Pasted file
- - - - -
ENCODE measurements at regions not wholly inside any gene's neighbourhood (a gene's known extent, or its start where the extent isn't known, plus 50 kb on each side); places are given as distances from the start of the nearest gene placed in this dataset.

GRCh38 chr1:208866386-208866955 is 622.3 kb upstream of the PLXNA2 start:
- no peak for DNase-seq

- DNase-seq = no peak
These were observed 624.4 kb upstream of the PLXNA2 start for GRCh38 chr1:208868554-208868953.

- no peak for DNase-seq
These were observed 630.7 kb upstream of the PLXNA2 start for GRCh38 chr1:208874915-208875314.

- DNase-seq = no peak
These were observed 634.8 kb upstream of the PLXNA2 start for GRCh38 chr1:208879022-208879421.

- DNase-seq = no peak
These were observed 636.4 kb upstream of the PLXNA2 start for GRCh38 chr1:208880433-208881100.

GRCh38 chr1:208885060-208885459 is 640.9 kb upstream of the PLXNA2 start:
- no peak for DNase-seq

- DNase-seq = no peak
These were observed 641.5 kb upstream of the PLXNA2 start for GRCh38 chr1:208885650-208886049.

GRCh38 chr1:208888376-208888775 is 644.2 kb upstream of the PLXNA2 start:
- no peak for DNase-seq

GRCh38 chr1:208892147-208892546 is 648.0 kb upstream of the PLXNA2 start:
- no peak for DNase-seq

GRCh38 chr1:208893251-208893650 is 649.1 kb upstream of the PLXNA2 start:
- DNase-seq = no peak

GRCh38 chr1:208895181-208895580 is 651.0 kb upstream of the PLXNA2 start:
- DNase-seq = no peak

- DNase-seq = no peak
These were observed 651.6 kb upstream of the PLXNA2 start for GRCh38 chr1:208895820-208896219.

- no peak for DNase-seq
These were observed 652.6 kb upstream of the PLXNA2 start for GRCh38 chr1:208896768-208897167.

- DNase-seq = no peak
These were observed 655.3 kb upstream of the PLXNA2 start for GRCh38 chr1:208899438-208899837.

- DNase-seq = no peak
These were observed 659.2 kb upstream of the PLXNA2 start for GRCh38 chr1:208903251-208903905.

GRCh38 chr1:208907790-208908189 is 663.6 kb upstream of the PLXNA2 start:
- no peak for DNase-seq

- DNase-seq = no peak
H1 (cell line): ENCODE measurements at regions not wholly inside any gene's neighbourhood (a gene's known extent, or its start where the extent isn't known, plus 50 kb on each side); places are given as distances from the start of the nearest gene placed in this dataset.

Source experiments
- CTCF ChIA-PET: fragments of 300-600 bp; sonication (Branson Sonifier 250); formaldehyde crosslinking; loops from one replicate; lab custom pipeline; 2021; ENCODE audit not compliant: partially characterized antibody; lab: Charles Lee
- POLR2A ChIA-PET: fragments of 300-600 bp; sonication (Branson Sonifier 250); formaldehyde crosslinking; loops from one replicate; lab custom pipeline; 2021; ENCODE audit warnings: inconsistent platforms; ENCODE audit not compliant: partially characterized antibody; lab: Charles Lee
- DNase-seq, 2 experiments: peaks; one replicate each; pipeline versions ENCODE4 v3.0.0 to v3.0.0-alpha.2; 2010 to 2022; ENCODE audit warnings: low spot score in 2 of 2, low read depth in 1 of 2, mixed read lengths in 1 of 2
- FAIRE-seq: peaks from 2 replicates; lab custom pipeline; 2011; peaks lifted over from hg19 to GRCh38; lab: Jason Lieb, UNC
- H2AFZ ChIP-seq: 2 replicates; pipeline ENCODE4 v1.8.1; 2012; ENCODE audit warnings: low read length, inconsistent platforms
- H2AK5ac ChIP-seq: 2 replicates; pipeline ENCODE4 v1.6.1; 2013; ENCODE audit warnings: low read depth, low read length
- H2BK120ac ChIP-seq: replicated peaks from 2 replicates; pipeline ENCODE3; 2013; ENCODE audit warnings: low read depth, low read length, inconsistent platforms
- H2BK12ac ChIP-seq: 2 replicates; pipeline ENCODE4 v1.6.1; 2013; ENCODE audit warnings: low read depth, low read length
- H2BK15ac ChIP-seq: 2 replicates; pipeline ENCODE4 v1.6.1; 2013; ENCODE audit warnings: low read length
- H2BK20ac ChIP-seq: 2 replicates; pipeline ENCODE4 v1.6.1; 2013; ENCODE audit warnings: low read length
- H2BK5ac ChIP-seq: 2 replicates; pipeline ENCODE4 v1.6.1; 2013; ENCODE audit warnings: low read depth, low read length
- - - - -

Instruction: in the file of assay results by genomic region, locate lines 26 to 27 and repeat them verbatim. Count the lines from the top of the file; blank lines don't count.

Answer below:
- no peak for DNase-seq
These were observed 652.6 kb upstream of the PLXNA2 start for GRCh38 chr1:208896768-208897167.